For example, I felt that some male employee, especially those who became a manager or a chief of the department, are divorced. There are a lot of reasons, but I felt that some got divorced because they were kaisha-ningen (company person). The harder they work, the further the distance from the family becomes.

In addition, the system of the job in hotel depends too much on the non-regular employees, as part-time workers or dispatch workers. The reason why I feel so is that there are a lot of affairs which can’t be dealt by the regular workers. In Allison’s book, furita are referred as a symbol of the non-regular employee and precariousness.

However, I realize that I am in an ibasho by belonging to the organization, a hotel, as Allison wrote, even though I am a part–time worker. I work as often as regular workers, so regular workers or managers frequently say that I am a big help to their affairs. They approved, so I felt that I am in ibasho and my ibasho is the hotel. The feeling or impression of approval brings the feeling of ibasho.

Therefore, the wages are not so high, and the affairs are not so easy or light, but many non-regular workers work at the hotel because they can feel ibasho.

Moreover, I guess that workers who divorced have become kaisha-ningen because they can feel that they are in ibasho—where they are approved by the company.

Finally, I think that the situation doesn’t change in the future, and the feeling of ibasho relies on belonging to the organization, group and company. Then also it rely on the approval by others. However, in ibasho, I’m not content with the environment, and don’t want to bury my personality. Therefore, I have a plan after becoming a hotel employee—becoming a sommelier.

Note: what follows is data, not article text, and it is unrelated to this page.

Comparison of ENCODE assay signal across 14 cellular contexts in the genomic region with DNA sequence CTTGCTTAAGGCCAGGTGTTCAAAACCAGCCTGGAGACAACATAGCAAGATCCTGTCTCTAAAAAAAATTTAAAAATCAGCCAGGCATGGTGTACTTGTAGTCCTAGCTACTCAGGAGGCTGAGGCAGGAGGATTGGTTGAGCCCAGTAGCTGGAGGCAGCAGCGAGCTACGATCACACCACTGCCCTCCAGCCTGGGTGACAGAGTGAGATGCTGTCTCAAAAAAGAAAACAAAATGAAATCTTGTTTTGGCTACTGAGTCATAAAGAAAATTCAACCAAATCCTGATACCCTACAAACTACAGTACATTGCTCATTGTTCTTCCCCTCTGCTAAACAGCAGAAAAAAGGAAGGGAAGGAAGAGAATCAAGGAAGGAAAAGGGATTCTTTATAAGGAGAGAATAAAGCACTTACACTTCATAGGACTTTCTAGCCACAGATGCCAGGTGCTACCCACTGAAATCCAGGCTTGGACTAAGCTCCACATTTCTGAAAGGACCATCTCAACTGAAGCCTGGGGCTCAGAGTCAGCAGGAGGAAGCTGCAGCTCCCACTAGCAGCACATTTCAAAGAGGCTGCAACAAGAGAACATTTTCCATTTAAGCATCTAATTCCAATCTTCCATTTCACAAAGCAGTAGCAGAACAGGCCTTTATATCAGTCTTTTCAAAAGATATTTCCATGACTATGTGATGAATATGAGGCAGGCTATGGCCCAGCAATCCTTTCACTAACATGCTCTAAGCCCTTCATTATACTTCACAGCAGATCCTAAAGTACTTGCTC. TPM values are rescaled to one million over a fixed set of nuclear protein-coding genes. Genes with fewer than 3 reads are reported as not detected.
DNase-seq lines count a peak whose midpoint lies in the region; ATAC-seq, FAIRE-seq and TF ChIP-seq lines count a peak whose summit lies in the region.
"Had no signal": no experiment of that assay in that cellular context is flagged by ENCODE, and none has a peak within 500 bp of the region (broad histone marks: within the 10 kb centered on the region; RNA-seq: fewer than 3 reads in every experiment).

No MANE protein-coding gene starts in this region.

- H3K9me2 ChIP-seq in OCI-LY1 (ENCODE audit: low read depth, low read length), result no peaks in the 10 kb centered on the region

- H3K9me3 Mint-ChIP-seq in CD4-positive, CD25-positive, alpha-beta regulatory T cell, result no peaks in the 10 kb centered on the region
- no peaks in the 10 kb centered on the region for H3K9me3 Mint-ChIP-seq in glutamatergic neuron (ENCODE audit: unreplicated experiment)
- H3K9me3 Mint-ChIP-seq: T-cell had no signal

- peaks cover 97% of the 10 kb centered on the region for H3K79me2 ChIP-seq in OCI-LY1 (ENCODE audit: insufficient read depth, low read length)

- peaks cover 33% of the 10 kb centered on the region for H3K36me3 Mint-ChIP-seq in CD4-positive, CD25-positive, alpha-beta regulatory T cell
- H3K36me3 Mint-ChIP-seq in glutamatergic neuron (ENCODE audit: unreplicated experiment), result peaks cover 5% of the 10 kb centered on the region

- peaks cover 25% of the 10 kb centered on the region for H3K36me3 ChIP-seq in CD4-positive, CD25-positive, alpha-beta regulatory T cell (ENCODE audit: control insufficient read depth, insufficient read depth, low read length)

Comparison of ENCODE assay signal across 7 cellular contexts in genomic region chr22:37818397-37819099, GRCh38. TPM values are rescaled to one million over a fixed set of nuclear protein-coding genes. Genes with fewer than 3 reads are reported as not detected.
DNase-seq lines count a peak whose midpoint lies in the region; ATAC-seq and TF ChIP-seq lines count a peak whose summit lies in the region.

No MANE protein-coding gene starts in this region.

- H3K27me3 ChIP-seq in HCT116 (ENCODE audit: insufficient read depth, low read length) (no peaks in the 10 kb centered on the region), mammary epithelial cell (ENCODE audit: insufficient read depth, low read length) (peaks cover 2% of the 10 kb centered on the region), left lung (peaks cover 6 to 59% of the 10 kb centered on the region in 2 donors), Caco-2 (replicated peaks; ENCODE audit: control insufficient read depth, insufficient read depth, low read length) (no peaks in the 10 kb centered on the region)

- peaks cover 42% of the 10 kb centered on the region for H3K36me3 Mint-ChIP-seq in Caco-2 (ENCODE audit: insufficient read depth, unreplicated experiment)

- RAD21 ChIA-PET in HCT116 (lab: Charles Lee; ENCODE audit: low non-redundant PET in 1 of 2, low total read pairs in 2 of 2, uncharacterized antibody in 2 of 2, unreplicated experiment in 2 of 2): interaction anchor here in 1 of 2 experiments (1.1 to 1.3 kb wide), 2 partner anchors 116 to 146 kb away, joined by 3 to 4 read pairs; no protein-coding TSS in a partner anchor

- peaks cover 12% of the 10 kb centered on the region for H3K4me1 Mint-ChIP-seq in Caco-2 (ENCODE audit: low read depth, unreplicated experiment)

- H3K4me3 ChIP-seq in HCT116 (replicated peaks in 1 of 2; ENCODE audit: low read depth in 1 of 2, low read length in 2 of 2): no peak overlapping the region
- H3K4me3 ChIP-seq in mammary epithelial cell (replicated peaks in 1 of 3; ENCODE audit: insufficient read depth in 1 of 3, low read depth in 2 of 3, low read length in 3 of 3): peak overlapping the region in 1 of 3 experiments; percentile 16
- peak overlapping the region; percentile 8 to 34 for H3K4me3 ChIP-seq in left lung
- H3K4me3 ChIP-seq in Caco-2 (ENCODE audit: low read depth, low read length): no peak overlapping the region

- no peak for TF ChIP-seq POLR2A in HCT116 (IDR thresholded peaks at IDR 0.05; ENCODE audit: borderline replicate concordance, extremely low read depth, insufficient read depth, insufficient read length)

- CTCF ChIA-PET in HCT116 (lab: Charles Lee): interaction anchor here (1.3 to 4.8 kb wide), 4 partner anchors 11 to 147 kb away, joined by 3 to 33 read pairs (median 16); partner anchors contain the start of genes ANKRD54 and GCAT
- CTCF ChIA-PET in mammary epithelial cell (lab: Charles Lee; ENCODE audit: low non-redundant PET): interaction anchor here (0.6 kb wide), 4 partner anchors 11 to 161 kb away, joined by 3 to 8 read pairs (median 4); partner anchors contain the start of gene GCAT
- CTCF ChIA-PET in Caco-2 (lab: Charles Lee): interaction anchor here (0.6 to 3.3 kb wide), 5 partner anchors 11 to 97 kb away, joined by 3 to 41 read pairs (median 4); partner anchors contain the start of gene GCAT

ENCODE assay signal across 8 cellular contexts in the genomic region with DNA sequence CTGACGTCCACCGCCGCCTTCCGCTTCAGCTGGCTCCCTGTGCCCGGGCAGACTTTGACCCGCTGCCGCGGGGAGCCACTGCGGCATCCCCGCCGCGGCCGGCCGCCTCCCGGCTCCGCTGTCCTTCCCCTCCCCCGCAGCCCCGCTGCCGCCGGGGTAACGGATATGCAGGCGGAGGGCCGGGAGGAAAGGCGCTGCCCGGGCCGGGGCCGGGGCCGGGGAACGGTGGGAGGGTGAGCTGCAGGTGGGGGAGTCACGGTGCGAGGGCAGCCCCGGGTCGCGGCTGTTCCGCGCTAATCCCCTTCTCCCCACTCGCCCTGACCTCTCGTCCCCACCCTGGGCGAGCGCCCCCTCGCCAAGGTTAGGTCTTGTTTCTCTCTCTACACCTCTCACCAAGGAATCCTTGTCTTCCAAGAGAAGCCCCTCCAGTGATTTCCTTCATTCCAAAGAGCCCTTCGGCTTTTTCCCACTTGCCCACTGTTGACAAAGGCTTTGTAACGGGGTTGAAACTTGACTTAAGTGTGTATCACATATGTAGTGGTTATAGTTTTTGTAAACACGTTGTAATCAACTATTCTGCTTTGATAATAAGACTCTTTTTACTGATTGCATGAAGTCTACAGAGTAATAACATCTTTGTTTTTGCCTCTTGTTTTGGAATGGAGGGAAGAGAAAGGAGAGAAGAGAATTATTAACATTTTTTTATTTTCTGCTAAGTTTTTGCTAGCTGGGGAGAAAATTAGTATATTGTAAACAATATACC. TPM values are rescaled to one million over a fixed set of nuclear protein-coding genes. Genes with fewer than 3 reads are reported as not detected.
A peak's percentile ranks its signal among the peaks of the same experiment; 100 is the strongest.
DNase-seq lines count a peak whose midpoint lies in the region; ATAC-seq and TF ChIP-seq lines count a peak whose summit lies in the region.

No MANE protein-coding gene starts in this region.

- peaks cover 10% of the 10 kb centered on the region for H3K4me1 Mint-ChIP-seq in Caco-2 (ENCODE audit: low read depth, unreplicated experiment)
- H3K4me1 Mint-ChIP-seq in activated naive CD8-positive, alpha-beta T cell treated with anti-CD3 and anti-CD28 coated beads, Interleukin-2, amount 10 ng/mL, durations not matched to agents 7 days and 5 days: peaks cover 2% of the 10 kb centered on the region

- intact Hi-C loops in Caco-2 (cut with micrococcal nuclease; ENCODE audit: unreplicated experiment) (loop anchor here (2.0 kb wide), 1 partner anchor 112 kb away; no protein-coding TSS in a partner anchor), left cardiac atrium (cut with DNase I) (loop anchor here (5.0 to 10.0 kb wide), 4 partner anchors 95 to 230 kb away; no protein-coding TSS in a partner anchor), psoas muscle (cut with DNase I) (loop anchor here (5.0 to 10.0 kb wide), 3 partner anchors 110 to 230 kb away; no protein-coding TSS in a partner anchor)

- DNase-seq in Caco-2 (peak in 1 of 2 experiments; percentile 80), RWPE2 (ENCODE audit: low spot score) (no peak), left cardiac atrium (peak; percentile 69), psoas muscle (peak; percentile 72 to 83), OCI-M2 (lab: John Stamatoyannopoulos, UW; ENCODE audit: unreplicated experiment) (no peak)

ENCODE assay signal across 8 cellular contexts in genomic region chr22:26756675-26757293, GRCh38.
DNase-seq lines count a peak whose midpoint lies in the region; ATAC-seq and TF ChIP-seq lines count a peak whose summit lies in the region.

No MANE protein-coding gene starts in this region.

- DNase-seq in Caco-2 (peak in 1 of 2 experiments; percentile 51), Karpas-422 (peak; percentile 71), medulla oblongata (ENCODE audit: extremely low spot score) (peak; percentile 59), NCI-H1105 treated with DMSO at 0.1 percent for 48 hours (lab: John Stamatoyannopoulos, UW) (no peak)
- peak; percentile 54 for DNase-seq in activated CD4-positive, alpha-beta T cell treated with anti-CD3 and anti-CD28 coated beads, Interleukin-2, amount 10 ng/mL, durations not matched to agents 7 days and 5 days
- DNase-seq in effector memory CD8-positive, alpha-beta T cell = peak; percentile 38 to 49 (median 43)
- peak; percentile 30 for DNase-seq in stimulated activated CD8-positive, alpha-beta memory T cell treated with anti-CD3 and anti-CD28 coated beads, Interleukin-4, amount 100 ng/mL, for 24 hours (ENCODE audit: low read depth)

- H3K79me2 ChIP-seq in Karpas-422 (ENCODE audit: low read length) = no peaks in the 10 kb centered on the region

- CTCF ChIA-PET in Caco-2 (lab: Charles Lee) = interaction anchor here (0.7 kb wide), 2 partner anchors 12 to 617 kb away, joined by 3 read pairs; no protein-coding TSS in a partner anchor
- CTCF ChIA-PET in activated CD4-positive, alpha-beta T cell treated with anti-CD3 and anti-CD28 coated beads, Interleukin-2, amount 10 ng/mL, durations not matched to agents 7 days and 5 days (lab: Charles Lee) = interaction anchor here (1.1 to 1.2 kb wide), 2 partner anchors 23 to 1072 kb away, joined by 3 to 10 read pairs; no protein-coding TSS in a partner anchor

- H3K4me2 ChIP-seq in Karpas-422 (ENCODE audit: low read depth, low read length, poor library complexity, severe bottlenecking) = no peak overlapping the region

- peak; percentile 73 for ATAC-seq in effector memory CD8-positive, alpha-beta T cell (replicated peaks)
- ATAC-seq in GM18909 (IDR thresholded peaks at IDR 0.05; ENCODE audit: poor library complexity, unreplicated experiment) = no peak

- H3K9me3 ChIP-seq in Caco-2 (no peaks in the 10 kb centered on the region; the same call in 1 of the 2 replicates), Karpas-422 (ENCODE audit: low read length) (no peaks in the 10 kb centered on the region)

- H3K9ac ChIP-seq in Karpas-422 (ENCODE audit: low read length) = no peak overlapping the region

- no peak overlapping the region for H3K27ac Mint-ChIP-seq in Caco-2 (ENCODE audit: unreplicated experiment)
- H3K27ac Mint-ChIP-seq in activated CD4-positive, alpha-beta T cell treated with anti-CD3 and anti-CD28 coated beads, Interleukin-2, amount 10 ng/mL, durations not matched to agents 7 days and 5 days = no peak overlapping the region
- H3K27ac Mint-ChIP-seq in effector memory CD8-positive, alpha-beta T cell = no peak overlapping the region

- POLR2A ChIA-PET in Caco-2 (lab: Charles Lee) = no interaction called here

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Establishing economic and human relationships

Note from Editor: Students are reading Anne Allison’s book Precarious Japan, and sharing their thoughts on how their own future plans are impacted by the instability and insecurity that Allison describes.

Anonymous student post

There are two aspects when I consider my future plan: one is about job and economic situation, and the other is about family and human relationship. Firstly I will focus on my work plan, and secondly I will explain my family plan.

I am thinking of becoming a journalist as a full-time worker, which means I have to do job hunting. However finding a job is becoming more difficult these days because of the deep depression and irregular employment problem. Therefore, I am considering two ways to realize my dream. One way is to do job hunting while I am a university student, and the other way is to go to a graduate school, study more about journalism and do job hunting. I have already decided which company I would like to work for as a regular employee, so I do not really care the process to get in the company. Actually, the Japanese present economic situation has affected my decide of a company. These days, it is usual for women to get job and work even after they get married and give birth, so I will work as long as possible.

My second topic is about my family plan in the future. Since I am going to take care of my parents when they get old, I have to live with my parents or live close to my parent’s house. This decision may make it difficult for me to find a partner, but I want to get married with a person who has a regular job and have my first baby before I am thirty, when I have enough energy to take care of the baby. I will share the housework with my husband, as both of us will continue to work. I may have to go back to work in one year or so after giving birth, but I will try to make time to spend with family. It is said that the connection between family is becoming weaker and actually the similar thing is happening to my family now, so I want to keep the family relationship good and strong. I want to make home as each family member ibasho, the place which everyone want to come back and feel comfortable. No matter how difficult it is to keep balance of work and housework, I will try hard to live a happy life.